The Gas and Air made me feel like I was the most drunk I have ever been in my life. S says that I was coherent and having full conversations between contractions but I felt dizzy, sick and didn't know what planet I was on.
I requested diamorphine. This was not going to plan. The diamorphine brought temporary relief, it let me ease up on the Gas and Air for a while. But I think I had it too late. It didn't do enough. I was exhausted and in absolute agony.
I did what I said I absolutely would not do. I asked for an epidural.
I had told S many times that I did not want an epidural and if I asked for one he was to talk me out of it. He did his best, but there is only so much you can say to a mad, screaming pregnant lady.
An hour after I requested the epidural the anesthetist arrived. This was around 10pm. She put all the tubes in my back and was about to administer the epidural when all the sirens went off. She had to go to an emergency. I think I remained quite calm when she told me she would have to go but would be back as soon as possible to administer the epidural. Inside I wanted to kill someone.
Two hours later the anesthetist returned. Midnight. The epidural was put in and I could feel nothing. Absolute bliss.
Saturday 29th September
Once the anesthetist left the midwife examined me. I was 10cm dilated.
I was told that there was no point pushing as the epidural meant I wouldn't be able to feel it and I should get a couple of hours sleep. There was nothing I could do about it at the time, but with hindsight I am absolutely furious. Had I been examined before the epidural finally went in I probably wouldn't have had it. I had waited those two longs hours for it to be put in and during that time my body had got where it needed to be.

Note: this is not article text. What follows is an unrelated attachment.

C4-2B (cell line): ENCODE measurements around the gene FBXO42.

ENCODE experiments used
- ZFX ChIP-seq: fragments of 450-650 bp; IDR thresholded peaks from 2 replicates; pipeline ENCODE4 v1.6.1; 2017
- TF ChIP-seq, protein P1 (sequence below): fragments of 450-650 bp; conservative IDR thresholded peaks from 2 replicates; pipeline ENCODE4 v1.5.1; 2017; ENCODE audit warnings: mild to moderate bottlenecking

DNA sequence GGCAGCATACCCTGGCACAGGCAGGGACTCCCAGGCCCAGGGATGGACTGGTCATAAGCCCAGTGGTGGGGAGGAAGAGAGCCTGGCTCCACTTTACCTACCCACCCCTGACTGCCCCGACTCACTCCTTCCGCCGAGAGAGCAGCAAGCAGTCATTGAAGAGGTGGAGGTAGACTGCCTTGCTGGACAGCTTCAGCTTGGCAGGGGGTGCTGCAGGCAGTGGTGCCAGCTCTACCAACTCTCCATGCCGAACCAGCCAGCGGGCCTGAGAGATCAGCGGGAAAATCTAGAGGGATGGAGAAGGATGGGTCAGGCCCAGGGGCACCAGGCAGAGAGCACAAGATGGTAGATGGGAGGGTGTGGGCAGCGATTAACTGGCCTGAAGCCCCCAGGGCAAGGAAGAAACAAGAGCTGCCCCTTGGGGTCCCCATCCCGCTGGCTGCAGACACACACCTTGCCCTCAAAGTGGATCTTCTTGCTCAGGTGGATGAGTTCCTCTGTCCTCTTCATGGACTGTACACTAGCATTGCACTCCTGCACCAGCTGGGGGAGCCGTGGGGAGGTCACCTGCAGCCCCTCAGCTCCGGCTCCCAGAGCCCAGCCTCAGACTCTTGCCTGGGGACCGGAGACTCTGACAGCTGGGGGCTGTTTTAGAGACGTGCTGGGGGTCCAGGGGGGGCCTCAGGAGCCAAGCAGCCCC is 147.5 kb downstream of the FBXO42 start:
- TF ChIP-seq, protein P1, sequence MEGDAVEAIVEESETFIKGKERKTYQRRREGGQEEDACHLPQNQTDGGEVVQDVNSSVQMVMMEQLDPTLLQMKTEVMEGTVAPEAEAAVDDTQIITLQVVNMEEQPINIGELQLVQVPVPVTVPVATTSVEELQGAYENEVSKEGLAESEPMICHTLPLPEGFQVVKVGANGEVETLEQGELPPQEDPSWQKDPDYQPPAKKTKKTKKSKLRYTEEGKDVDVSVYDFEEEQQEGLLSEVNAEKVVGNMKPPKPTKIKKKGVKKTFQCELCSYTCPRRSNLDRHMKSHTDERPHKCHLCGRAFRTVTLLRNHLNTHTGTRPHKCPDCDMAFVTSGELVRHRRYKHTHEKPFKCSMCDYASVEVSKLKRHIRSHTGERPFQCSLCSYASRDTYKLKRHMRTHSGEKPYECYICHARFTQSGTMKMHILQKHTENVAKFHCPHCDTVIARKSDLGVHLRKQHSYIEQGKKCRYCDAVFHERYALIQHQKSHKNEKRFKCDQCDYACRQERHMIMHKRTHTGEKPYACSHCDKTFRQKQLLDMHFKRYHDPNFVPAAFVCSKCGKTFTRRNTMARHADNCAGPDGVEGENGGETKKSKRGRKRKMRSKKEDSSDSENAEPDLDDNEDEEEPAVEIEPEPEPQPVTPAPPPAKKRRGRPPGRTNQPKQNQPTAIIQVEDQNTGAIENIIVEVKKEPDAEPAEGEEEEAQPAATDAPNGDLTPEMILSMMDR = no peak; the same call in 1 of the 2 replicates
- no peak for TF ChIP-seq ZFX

So I went to sleep.
At 3am I was woken by the midwife and told it was time to start pushing.
I pushed and pushed and pushed. I remember the midwife saying that I was doing brilliantly and getting really annoyed with her because I knew I wasn't. Baby wasn't moving anywhere, I was pushing as hard as I could and getting no where.
At 4am a lady who was probably a doctor came in and said that I had another 30 minutes to get baby out. I think she gave me a bit longer. About 45 minutes later she returned and I was still no closer.
She told me that they were going to help me. There were three scenarios. The first; forceps delivery where we were, the second; a forceps delivery in surgery if they were struggling, the third; if worst came to worst a c-section. As this point I did not care what happened as long as they got the baby out of me.
The instruments were wheeled in. Several more people appeared in the room. S saw the instruments lined up and says it's a good job I didn't see them. He couldn't believe the size of the forceps.
The doctor told me she would give me three contractions to get the baby out before we went to surgery. I felt the scissors cut me and the forceps put in position. On the first contraction, with a big yank on the forceps, her head was born.
I then had the most bizarre couple of minutes of my life, where everyone was stood around chatting and I was laid with a baby's head between my legs. I could feel her head there, it was a surreal time.
Her body was born with the next contraction.
Elsa Florence, born at 5.30am on Saturday 29th September 2012 weighing 8lbs.
She was put strait on my chest and S cut the cord.
The rest is a bit of a blur. I delivered the placenta and I remember them talking about what a good cord it was, very thick, and holding it up to show me. I have no idea what a good cord looks like, I have nothing to compare it to!
Not long after Elsa was born I started throwing up. I had managed to make it through the whole pregnancy without being sick only to throw up afterwards.
I was stitched up and taken up to the maternity ward. I was resolutely determined that I would not be spending the night in hospital and we finally managed to get home at 8.30pm that evening.